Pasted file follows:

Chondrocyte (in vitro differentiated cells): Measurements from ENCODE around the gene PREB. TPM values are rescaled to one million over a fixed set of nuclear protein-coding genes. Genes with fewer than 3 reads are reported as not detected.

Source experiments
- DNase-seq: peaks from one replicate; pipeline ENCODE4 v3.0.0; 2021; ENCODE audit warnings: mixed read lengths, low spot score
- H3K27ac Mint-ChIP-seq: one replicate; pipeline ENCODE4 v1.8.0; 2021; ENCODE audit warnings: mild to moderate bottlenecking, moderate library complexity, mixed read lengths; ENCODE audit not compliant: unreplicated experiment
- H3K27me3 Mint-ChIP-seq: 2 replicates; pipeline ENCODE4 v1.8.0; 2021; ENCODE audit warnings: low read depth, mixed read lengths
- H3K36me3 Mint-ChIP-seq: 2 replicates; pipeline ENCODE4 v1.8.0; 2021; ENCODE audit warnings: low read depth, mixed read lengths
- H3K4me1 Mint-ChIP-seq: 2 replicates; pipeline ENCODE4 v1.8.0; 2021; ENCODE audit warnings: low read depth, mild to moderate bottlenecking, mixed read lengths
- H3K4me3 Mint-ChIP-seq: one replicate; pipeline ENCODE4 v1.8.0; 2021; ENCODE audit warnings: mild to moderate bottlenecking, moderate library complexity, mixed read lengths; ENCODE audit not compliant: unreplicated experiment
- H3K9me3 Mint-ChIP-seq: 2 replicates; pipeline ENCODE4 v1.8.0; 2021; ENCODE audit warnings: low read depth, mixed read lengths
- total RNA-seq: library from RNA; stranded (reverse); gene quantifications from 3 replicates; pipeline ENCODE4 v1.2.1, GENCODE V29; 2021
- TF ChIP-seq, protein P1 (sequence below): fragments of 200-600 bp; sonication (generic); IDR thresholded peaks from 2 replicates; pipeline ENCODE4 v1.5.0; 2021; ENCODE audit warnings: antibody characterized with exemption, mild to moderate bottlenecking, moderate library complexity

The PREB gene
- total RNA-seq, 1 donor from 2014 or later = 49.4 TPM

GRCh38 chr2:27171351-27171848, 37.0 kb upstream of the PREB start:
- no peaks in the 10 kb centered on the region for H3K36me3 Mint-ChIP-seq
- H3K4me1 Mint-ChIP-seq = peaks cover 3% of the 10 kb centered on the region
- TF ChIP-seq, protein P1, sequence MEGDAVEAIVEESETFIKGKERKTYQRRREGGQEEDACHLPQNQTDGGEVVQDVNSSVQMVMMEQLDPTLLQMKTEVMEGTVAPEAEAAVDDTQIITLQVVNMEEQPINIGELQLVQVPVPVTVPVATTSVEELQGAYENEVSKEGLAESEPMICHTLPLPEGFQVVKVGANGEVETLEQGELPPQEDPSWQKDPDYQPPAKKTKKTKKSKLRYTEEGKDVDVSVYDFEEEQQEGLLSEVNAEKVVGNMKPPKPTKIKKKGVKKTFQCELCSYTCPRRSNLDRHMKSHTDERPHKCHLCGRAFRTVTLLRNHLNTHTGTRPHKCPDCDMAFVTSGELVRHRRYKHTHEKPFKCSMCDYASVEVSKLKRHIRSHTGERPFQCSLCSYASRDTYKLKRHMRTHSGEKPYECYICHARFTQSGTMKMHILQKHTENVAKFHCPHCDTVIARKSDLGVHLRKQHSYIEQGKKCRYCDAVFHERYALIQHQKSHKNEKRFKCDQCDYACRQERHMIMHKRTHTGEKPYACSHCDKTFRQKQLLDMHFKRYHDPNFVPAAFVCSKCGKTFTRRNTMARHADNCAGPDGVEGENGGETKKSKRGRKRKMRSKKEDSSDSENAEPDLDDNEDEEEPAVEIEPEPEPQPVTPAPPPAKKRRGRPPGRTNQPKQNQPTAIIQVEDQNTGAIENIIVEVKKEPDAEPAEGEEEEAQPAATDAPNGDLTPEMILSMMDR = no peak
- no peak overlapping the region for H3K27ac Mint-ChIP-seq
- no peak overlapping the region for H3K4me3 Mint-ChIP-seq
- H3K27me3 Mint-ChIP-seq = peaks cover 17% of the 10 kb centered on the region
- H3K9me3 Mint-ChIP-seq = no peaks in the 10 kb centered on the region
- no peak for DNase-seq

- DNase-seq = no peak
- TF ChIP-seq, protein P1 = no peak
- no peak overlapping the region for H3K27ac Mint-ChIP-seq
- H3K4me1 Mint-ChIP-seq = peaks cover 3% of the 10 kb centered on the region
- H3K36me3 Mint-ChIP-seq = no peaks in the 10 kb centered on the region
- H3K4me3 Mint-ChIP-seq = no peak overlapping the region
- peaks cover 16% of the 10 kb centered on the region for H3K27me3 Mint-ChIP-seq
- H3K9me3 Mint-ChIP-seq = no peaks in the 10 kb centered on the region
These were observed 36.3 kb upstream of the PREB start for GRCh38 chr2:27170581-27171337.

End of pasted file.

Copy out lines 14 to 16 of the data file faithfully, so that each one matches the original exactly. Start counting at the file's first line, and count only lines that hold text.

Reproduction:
GRCh38 chr2:27171351-27171848, 37.0 kb upstream of the PREB start:
- no peaks in the 10 kb centered on the region for H3K36me3 Mint-ChIP-seq
- H3K4me1 Mint-ChIP-seq = peaks cover 3% of the 10 kb centered on the region